What is a GMO?
A GMO, or “genetically modified organism”, is a food created by merging DNA from different species. This is very different than for instance, cross-breeding 2 varieties of wheat to create a hardier wheat. This is taking the DNA of bacteria and inserting it into a plant. This practice has only been ongoing for a little over 20 years and the only tests submitted to support its safety were the tests of the companies who produced the seed, such as Monsanto. We’re only now starting to understand the long term effects of GMOs and accompanying pesticides and herbicides in our food supply.
Genetically modified soy, for example, is made to be “Roundup Ready”, meaning farmers can spray their fields with glyphosate (“Roundup”) and the weeds will die but the soy plants won’t. The problem is, farmers have become so reliant on Roundup to control weeds (and by the way, Monsanto manufactures both the genetically modified soybean seed and the herbicide Roundup) that weeds have become resistant to it. That means more and more Roundup and now more potent chemicals are being used to do the same job. According to the Centre for Research on Globalization, Roundup residues are found in the main foods of the Western diet, comprised primarily of sugar, corn, soy and wheat.
The same is true of genetically modified plants designed to kill pests that reduce crop yields. The insects are becoming “super-bugs” requiring higher volumes of chemicals and more potent chemicals to control them.
It’s not surprising then that these chemicals are working their way into the water table, killing animals such as bees and birds and being found in human blood, urine and breast milk. One study published in June of 2014 by well-respected Dr. Seneff, a researcher out of MIT in the US, predicts that by 2025, one of 2 children born in the US will be born autistic because of GMOs in the US food supply. The chart below plots the increase in the incidence of autism against the increasing rates of GMOs since 1991.
What does Certified Organic Mean?
Certified Organic means that a food or fibre product has been grown and made without the use of GMOs or nanotechnology, artificial preservatives and colours, synthetic chemicals, herbicides, pesticides, fertilizers, sewage sludge or irradiation. When shopping for processed foods (i.e. cereals, cookies, baking mixes, jams etc.) these seals mean that the product contains a minimum of 95% organic ingredients:
What is Organic Farming?
According to the Certified Organic Association of BC, organic farming, “promotes the sustainable health and productivity of the ecosystem – soil, plants, animals and people. Organic foods are farmed in an environmentally sustainable and socially responsible way, focusing on soil regeneration, water conservation and animal welfare.”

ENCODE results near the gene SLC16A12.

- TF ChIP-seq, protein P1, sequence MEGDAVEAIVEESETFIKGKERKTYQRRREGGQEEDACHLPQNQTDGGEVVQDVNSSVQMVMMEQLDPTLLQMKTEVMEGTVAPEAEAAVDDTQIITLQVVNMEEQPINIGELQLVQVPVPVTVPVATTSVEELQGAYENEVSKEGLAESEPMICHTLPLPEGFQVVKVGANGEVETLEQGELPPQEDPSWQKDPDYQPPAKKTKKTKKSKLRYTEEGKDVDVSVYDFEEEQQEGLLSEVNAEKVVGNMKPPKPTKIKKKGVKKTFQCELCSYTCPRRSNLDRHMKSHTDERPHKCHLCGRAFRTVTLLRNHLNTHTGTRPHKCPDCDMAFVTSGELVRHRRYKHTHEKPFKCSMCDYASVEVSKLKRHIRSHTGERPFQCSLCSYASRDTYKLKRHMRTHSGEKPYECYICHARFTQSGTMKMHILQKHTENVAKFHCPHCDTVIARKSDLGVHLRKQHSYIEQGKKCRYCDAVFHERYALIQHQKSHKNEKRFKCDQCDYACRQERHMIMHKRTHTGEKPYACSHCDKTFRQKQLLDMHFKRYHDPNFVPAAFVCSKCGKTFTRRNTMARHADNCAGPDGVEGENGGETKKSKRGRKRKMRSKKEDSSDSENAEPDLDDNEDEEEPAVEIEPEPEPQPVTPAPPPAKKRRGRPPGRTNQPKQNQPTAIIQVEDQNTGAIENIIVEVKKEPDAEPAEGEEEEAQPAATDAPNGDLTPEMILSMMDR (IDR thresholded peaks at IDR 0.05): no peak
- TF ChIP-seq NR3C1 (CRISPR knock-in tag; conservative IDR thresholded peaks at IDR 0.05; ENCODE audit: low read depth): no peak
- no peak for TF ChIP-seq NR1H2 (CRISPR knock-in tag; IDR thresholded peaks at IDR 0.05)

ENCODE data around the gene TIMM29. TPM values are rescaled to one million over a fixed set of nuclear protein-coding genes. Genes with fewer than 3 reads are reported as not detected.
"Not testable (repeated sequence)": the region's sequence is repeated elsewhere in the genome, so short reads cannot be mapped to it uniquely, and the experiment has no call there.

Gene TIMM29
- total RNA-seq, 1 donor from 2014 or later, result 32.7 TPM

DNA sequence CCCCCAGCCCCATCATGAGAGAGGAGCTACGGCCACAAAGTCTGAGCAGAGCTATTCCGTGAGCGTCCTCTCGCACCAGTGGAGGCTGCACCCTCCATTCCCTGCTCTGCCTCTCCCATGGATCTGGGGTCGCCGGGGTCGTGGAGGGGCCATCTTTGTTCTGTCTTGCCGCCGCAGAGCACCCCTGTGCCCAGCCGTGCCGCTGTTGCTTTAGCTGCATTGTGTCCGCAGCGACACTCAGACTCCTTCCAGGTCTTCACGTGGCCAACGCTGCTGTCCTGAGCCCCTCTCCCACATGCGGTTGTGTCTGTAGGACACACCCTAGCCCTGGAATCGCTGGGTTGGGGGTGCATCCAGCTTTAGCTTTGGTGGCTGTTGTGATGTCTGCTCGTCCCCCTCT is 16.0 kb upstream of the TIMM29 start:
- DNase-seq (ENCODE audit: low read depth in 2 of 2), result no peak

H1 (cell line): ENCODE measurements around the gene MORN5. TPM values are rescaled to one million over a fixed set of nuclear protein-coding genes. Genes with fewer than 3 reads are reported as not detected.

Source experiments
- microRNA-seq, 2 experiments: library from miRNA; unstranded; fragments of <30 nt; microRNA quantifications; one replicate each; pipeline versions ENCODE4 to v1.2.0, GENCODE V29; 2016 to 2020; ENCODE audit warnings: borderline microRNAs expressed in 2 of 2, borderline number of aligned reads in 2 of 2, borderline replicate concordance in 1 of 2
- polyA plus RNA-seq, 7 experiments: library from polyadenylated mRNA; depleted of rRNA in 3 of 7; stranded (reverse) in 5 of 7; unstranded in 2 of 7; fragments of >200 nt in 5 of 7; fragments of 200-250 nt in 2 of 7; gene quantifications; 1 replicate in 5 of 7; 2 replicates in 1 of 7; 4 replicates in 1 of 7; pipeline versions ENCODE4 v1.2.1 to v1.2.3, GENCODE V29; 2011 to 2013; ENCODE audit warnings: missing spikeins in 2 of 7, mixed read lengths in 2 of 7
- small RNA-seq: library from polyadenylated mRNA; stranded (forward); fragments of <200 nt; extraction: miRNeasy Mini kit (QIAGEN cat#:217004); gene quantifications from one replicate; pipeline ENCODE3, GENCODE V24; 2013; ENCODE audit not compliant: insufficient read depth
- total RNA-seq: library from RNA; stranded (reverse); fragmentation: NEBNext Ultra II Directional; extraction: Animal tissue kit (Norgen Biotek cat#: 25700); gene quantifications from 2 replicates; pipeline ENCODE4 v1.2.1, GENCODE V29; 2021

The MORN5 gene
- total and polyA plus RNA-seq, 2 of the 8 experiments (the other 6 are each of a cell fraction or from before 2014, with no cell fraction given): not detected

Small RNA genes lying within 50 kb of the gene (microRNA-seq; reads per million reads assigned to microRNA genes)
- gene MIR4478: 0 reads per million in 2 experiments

Is Organic Food More Nutritious?
There is debate on this issue. But recent research has shown that organic produce can have anywhere from 19% to 69% higher levels of cancer-fighting antioxidants and organic crops have 48% lower levels of the toxic metal cadmium.
Why is Organic Food More Expensive?
To become a certified organic farm, there is a minimum 36 month fallow period for any field planned for organic growing. Therefore, transition from petro-chemical farming to natural farming can be costly at first. Also, it’s more labour intensive because people have to pull the weeds and manage the pests in an eco-friendly way. And to remain “certified” farmers must keep thorough records and undergo an annual audit of their practices.
Budget-friendly ideas to eat Organic
There are a number of ways you can reduce the unhealthy chemicals in your food without breaking the bank.
1) The Dirty Dozen and the Clean 15
The dirty dozen and the clean 15 refer respectively to the fruits and vegetables that are the most and least contaminated by pesticide use, according to the Environmental Working Group. The guidance below will help you choose wisely at the grocery store.
The Dirty Dozen (in order of contamination)
1. Apples 7. Grapes
2. Celery 8. Spinach
3. Sweet bell peppers 9. Lettuce
4. Peaches 10. Cucumbers
5. Strawberries 11. Blueberries
6. Nectarines 12. Potatoes
The Clean 15 (in order of least contamination)
1. Onions 7. Asparagus
2. Sweet Corn 8. Mangoes
3. Pineapples 9. Eggplant
4. Avocado 10. Kiwi
5. Cabbage 11. Cantaloupe
6. Sweet peas 12. Sweet Potatoes
13. Grapefruit 14. Watermelon
2) Community Shared Agriculture
You may have local farmers in your area who offer this. Basically, members of the community contribute money at the beginning of the growing season and share in the harvest throughout the season.
3) Boxed Food Delivery
Organics Live delivers certified organic, sustainably produced, and locally focused food and grocery items right to your door for less than the cost of retail. We focus heavily on local growers and producers but in the colder months, we import from 100% certified organic farms, mostly in the Americas. A small box (1-2 people) is $37, a regular (most popular, 3-4 people) is $47 and a large (vegetarians and larger families) is $57. You can pause or cancel your delivery any time.
If you have any questions at all about the service, we’d be happy to help you. Call Stephanie McManus or Sydney Lanteigne (mother/daughter) at 289-270-1979 x 337 or check us out online at www.organicslive.com.
 http://www.gmoseralini.org/faqs/  http://naturalsociety.com/3-studies-proving-toxic-glyphosate-found-urine-blood-even-breast-milk/  https://www.organic-center.org/organic-fact-sheets/the-health-benefits-of-organic/
Blog written by By Stephanie A. McManus LLB from Organics Live